The drought has dried up pastures and devastated grain crops, increasing demand and a lowering supply of livestock feed.
Our story begins where the drought does, at the Arkansas’ headwaters and follows the river to its demise on sunbaked Kansas prairie.
Indiana's corn and soybean crop yields are some of the hardest hit in the U.S.
The worst drought in 25 years has caused the corn and soybean supply to dwindle. Is help on the way?
The drought means less food on the vine, which leaves less food to be donated to Indiana food banks.
While economists fear what rising food costs might do to a weak global economy, they predict prices will fall by the end of the year.
Thanks to weird summer weather, Chef Daniel Orr has already harvested pumpkins from his garden. He uses one in which to bake a chicken.
Eric Herm and Steve Bright talk about how their farms are affected by the drought. We grill and preserve corn, and we eat street food in Ohio and Indiana.
At the beginning of the planting season, experts predicted a record-busting corn crop in 2012. That was before the drought changed everything.
Much of Indiana has been in a drought since May, and on this week's Noon Edition, we'll talk about how the low rainfall is impacting your plants.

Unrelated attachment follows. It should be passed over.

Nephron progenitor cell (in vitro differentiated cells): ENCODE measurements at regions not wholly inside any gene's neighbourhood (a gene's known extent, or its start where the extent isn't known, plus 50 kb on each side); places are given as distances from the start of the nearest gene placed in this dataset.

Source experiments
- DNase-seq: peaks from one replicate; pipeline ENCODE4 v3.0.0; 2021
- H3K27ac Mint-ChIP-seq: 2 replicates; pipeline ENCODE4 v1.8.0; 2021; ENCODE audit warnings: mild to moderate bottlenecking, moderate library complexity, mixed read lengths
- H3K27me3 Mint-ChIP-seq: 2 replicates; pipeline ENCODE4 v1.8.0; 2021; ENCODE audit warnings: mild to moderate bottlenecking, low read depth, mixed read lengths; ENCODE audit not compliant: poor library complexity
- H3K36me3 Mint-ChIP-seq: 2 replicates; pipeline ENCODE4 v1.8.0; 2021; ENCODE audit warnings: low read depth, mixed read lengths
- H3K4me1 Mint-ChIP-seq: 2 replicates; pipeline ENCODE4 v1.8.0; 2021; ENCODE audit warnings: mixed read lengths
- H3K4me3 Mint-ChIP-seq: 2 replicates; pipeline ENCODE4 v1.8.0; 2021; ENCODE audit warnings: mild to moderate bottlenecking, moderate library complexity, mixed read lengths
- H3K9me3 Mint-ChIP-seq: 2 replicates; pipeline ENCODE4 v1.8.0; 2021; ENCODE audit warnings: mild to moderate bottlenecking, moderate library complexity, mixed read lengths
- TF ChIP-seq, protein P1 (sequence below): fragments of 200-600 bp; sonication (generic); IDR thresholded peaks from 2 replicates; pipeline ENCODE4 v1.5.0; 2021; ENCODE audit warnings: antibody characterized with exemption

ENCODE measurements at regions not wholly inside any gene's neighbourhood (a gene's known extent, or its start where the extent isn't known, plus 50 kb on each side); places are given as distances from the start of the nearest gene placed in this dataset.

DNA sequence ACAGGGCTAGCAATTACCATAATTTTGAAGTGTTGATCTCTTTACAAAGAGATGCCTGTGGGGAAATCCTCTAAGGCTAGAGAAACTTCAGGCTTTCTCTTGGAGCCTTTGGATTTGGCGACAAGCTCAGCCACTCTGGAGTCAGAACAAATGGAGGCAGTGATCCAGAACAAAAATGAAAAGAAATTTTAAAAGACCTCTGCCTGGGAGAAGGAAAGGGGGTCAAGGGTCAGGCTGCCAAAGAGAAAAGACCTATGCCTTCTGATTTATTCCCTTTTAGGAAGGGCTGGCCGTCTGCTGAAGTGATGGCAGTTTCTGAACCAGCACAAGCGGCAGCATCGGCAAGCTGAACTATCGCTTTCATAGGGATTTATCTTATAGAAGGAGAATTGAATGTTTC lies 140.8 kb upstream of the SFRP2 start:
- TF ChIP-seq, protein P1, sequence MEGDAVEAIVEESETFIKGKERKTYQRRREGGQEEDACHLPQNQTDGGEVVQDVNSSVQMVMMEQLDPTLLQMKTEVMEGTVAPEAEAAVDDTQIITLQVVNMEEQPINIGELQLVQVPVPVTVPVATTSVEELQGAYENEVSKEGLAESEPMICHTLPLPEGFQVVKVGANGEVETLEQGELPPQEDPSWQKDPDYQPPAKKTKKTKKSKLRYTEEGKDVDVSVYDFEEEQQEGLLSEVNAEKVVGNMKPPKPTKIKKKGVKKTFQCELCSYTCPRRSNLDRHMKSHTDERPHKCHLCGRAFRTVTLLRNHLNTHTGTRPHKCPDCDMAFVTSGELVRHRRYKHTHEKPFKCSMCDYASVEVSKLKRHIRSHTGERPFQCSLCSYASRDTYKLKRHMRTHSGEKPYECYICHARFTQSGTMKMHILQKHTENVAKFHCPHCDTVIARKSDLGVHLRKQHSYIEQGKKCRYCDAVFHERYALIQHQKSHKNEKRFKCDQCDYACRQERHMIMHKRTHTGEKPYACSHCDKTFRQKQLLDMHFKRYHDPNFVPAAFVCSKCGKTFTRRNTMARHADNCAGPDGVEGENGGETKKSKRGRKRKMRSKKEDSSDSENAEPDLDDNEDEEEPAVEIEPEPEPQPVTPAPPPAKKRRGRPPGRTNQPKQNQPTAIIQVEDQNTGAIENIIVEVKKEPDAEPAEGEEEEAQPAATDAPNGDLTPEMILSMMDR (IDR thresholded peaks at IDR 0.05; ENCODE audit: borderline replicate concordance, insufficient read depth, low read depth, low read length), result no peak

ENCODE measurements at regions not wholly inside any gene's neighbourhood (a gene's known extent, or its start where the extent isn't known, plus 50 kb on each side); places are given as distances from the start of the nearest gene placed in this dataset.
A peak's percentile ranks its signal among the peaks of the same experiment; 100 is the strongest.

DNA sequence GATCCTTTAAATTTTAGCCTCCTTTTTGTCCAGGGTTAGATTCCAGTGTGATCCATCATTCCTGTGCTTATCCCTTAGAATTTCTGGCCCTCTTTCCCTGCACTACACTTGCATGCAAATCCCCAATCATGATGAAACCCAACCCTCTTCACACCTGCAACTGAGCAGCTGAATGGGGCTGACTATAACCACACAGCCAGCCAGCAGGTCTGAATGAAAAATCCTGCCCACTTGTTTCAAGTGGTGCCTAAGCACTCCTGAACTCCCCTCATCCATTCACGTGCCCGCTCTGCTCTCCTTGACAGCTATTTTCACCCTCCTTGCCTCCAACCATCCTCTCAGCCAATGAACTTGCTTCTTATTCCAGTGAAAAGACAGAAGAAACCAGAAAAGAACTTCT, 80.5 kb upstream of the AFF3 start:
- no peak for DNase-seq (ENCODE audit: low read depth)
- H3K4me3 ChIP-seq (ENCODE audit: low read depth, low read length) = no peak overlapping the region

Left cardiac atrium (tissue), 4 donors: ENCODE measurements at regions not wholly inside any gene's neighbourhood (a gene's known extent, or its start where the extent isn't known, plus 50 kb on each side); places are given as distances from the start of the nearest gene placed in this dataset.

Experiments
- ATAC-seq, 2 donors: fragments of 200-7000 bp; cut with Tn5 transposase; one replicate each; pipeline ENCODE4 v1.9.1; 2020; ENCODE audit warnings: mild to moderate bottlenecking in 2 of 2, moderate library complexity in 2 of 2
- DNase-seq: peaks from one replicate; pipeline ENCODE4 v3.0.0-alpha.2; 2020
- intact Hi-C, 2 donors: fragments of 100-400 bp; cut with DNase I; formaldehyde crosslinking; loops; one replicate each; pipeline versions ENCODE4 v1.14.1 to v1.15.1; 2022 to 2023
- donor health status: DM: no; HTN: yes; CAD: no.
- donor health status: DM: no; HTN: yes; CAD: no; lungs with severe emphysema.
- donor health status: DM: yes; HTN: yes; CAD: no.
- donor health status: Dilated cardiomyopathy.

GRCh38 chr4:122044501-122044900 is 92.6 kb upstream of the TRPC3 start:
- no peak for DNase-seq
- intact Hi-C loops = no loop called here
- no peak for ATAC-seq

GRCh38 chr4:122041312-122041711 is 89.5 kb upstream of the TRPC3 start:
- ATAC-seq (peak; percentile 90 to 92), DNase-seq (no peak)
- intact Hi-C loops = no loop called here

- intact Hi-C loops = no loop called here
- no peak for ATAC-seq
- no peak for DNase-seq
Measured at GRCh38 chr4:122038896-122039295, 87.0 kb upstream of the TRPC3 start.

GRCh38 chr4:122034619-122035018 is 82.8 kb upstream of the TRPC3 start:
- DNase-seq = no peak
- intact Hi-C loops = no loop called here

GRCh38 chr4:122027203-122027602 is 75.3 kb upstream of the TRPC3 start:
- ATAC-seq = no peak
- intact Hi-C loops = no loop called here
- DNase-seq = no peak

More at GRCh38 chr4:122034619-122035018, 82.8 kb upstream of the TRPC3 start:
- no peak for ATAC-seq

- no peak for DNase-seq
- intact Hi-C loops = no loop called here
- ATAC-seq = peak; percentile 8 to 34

Purdue economists say if conditions don’t improve, Hoosiers will start to see prices increase at the supermarket.
Purdue experts say they do not know how long Indiana's drought will last.
With corn prices up about 27 percent in the past month and no sign of rain in Midwestern states, dry weather could force food prices across the country to rise.
We taste cocktails made with the craft spirit Sorgrhum. Chef Orr has 2 recipes with spinach and carrots. And we go to Seattle for a story about urban gardening.
The warm spring, spring frost and dry summer are taking a toll on Indiana farmers.
In today's podcast, we have two recipes for Caribbean grilled chicken and a sweet treat with berries. Then we pull weeds in the garden with fourth graders.
A group of scientists is questioning the company's claims of "more crop per drop."
The price of your PB&J is about to rise as drought and too few peanuts have impacted the cost of peanut butter.
The production of biofuels may be a contributing factor to the rising costs of food worldwide.